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St. Louis can start eminent domain process to clear area for federal agency

courtesy National Geospatial-Intelligence Agency

The city of St. Louis can start the legal process to move residents from a north side area that would instead become home to a federal spy agency.

The city's Board of Aldermen passed a resolution Friday allowing the use of eminent domain against 19 property owners. They live within a 100-acre acre that is the proposed site for the National Geospatial-Intelligence Agency (NGA). The vote was 19- 5 with one abstention.

The city’s Land Clearance for Redevelopment Authority (LCRA) has spent the last several months reaching out to 110 property owners who own the area's 551 parcels. Fifth Ward AlderwomanTammika Hubbard said 66 have signed options to sell, while seven are close to signing.

"I can say that the city has went above and beyond to accommodate those that would be affected by the situation," Hubbard said.

Hubbard and other proponents argue the city would lose $2.4 million in earnings taxes each year if the National Geospatial-Intelligence Agency leaves the city. The federal agency, which is currently located south of downtown, is expected to choose from among four sites in April. Those include the north city site; land near Scott Air Force Base; and locations in Fenton and Mehlville.

The north city area is home to about 200 residents, a handful of businesses, and a lot of vacant land and buildings. Hubbard pointed out that the neighborhood lacks for something as basic as a grocery store. Yet Alderman Antonio French (21st Ward) said the city shouldn’t push residents from their homes.

"It’s not that people don’t want this area redeveloped, but we want it done in a way that respects the people who live there, respects them as people who stuck it out," he said.

French voted against the resolution, noting the possibility of eminent domain remains on the books even if the agency goes elsewhere.

The city is scrambling to ensure it has control of the entire area by spring. The NGA requires that it buy land from only one owner. Yet Alderwoman Marlene Davis, who voted for the resolution, said no moves are imminent.

"Nobody is going to court tomorrow with this document," she said.

But the city is now free to begin the eminent domain process. First, LCRA will send out letters of intent to the 37 property owners listed in the resolution. Sixty days from the time those letters go out, the city can file a petition in court.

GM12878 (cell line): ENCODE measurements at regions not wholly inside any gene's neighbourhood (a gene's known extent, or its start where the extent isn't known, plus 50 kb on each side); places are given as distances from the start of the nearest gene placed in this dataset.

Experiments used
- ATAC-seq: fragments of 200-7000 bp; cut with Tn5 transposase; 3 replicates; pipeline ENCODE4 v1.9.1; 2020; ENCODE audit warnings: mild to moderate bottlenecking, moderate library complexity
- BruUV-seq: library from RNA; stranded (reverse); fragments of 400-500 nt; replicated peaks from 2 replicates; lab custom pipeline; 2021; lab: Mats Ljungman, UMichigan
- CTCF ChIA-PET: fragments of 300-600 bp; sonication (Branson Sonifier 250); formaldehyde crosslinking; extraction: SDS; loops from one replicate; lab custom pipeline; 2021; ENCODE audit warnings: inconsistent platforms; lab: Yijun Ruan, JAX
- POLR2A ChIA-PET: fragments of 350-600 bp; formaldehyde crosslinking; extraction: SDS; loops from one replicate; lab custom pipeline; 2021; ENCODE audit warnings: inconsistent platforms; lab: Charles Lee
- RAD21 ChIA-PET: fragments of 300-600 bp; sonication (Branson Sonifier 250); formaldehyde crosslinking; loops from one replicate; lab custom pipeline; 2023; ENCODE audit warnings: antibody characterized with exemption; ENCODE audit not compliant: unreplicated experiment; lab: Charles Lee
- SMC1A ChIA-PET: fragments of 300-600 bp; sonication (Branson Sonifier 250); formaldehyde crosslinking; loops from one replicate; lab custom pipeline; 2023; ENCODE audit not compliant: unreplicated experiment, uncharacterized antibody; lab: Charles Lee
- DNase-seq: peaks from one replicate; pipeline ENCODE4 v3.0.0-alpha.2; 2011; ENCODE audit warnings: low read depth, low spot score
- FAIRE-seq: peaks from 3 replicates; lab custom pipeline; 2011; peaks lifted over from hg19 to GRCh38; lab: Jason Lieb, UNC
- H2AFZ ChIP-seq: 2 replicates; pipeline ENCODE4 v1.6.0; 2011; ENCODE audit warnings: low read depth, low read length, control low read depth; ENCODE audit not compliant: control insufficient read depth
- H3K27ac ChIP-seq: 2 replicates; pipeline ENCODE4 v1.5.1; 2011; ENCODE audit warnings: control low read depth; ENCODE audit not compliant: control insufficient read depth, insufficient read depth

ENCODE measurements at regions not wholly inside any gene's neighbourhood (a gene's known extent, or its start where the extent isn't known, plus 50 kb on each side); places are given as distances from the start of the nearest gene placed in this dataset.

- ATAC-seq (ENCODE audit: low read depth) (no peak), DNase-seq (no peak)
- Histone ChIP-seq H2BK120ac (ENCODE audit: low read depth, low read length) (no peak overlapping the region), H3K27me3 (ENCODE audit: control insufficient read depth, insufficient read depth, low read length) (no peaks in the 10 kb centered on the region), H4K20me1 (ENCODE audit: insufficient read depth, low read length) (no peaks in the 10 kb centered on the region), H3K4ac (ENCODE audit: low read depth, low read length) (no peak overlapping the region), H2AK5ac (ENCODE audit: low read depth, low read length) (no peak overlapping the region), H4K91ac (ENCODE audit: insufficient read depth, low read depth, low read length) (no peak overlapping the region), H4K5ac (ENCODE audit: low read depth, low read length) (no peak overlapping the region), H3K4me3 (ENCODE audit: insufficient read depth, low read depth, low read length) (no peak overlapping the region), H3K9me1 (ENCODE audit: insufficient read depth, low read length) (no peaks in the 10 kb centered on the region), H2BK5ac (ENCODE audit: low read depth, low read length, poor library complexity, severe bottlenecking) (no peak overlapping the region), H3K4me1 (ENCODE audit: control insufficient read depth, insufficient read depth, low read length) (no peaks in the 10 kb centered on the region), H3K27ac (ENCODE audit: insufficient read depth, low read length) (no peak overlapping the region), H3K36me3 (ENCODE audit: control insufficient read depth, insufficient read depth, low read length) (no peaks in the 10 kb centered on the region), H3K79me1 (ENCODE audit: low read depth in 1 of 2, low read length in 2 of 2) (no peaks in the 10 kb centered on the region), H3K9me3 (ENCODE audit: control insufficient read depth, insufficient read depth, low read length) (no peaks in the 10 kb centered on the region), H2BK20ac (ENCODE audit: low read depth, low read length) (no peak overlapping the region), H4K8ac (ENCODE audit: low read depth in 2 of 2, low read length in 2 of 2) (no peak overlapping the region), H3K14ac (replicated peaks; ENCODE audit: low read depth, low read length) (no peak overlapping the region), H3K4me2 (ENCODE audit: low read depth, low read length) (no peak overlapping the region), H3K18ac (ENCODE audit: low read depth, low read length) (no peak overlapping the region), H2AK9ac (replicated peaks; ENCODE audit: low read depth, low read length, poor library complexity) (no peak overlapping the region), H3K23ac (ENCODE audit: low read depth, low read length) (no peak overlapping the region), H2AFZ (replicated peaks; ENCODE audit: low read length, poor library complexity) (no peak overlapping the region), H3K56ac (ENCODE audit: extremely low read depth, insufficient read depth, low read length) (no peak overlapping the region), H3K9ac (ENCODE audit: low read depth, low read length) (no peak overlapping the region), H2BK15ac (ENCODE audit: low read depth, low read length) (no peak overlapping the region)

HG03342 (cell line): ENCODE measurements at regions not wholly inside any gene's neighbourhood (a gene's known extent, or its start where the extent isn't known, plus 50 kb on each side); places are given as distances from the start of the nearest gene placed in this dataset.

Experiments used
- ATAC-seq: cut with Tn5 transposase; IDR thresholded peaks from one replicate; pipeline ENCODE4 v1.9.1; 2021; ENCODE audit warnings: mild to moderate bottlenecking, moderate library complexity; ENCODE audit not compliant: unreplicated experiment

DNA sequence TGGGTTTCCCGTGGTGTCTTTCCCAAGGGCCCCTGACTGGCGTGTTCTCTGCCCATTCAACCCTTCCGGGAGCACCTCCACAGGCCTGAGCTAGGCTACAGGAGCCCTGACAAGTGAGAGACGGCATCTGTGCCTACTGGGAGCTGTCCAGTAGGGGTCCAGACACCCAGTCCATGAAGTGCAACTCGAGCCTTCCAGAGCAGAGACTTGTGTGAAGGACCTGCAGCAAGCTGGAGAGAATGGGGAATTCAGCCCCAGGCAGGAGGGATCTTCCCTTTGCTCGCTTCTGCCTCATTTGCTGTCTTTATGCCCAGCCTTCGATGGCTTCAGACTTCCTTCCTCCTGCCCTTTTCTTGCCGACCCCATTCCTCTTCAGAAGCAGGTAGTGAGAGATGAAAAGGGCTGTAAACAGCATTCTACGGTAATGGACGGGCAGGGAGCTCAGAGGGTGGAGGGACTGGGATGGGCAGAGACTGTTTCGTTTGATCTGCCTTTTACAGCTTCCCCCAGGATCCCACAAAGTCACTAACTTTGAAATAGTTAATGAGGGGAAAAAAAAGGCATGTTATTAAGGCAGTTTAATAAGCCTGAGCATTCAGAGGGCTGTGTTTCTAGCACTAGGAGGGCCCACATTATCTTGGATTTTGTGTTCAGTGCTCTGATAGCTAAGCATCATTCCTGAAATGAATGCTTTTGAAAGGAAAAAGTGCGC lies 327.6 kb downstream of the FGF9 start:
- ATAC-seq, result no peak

If those letters are mailed on Monday, a condemnation hearing could happen the week before Christmas.

That worries Patricia Lee. She’s director of the St. Louis University Legal Clinics and represents several residents within the proposed site for the federal agency. She said many are seniors and some are infirm.

"What kind of feeling will they have about the holidays at that point?" Lee asked.

Here’s the entire eminent domain process:

  • The city can send out “letters of intent” to the 37 individual land owners. That starts the clock ticking on a 60-day time period that’s required before the city can file a condemnation petition with the circuit court.
  • The city also must provide a final offer to land owners at least 30 days before condemnation petition is filed in court.
  • Once the 60-day period is up, the city then files a court petition for a condemnation hearing. In that hearing a circuit court judge will decide whether the city has the authority to take land.
  • If the judge finds the city has the authority to use eminent domain, the judge will appoint three commissioners to hear testimony, physically go out and view property, and make a final determination of value.
  • At this point the city would have clear title to the land, which is what the federal intelligence agency requires before it makes its final decision in April.
  • If either the city or an individual land owner wants to contest the value that the three commissioners determined, the matter could be appealed and go before a full jury. The jury would only be assessing the amount the city should pay land owners, not whether the land can be taken.

McKee on list

Northside Regeneration owns about 40 acres within the agency’s site. As St. Louis Public Radio has previously reported, developer Paul McKee is among property owners who could face the prospect of eminent domain.

St. Louis Development Corporation executive director Otis Williams has stressed that being included doesn’t indicate an adversarial relationship. He said negotiations can continue even as the eminent domain process moves forward.

Yet Alderman Scott Ogilvie (24th Ward), who voted for the resolution Friday, said it indicates where things stand with the developer.

"When we have to do this, I think we have to recognize we no longer have a partner in Paul McKee," Ogilvie said. "I honestly think it’s time to revisit the Northside TIF."

The Board of Aldermen approved a $390 million tax increment financing package for Northside Regeneration in 2009 and renewed it in 2013. Ogilvie said he believes the ordinance should be repealed.

Jim Gradl, a spokesman for McKee, did not specifically respond to Ogilvie's suggestion that the TIF be rescinded. Instead, he said negotiations with the city for the property sale continue in "good faith."

"Northside Regeneration has agreed to sell the parcels in question to the City at a fraction of the estimated prices payable in condemnation," he said in an emailed statement. "The finishing touches are being applied to those agreements and the expectation of the parties is that the agreements will soon be signed."

McKee and Northside Regeneration have not received any of the TIF money, as no development has occurred so far.

Follow Maria on Twitter: @radioaltman

Maria is the newscast, business and education editor for St. Louis Public Radio.